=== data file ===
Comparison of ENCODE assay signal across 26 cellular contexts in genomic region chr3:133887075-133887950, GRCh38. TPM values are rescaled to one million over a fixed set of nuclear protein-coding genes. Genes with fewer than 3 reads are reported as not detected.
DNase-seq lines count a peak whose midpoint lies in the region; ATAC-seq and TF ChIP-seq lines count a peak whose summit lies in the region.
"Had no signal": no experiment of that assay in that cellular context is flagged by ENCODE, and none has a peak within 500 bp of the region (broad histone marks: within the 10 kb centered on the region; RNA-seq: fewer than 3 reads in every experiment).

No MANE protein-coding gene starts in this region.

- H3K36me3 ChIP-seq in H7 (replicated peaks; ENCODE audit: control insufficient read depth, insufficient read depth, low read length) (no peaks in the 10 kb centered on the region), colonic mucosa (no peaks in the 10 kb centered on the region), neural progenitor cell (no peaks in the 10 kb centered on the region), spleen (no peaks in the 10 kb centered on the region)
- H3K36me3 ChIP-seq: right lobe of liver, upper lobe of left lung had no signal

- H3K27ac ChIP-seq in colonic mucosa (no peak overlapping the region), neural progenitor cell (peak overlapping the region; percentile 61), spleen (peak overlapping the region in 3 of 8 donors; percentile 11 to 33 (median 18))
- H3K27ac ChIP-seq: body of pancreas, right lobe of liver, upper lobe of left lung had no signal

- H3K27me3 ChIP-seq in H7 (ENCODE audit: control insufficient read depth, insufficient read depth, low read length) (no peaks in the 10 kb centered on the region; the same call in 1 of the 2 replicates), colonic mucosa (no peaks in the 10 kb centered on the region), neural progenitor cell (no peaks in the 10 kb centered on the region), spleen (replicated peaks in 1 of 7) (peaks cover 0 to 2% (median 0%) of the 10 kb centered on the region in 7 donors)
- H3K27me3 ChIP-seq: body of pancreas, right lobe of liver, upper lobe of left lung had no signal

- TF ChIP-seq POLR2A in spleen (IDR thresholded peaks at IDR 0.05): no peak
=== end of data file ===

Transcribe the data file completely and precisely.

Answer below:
Comparison of ENCODE assay signal across 26 cellular contexts in genomic region chr3:133887075-133887950, GRCh38. TPM values are rescaled to one million over a fixed set of nuclear protein-coding genes. Genes with fewer than 3 reads are reported as not detected.
DNase-seq lines count a peak whose midpoint lies in the region; ATAC-seq and TF ChIP-seq lines count a peak whose summit lies in the region.
"Had no signal": no experiment of that assay in that cellular context is flagged by ENCODE, and none has a peak within 500 bp of the region (broad histone marks: within the 10 kb centered on the region; RNA-seq: fewer than 3 reads in every experiment).

No MANE protein-coding gene starts in this region.

- H3K36me3 ChIP-seq in H7 (replicated peaks; ENCODE audit: control insufficient read depth, insufficient read depth, low read length) (no peaks in the 10 kb centered on the region), colonic mucosa (no peaks in the 10 kb centered on the region), neural progenitor cell (no peaks in the 10 kb centered on the region), spleen (no peaks in the 10 kb centered on the region)
- H3K36me3 ChIP-seq: right lobe of liver, upper lobe of left lung had no signal

- H3K27ac ChIP-seq in colonic mucosa (no peak overlapping the region), neural progenitor cell (peak overlapping the region; percentile 61), spleen (peak overlapping the region in 3 of 8 donors; percentile 11 to 33 (median 18))
- H3K27ac ChIP-seq: body of pancreas, right lobe of liver, upper lobe of left lung had no signal

- H3K27me3 ChIP-seq in H7 (ENCODE audit: control insufficient read depth, insufficient read depth, low read length) (no peaks in the 10 kb centered on the region; the same call in 1 of the 2 replicates), colonic mucosa (no peaks in the 10 kb centered on the region), neural progenitor cell (no peaks in the 10 kb centered on the region), spleen (replicated peaks in 1 of 7) (peaks cover 0 to 2% (median 0%) of the 10 kb centered on the region in 7 donors)
- H3K27me3 ChIP-seq: body of pancreas, right lobe of liver, upper lobe of left lung had no signal

- TF ChIP-seq POLR2A in spleen (IDR thresholded peaks at IDR 0.05): no peak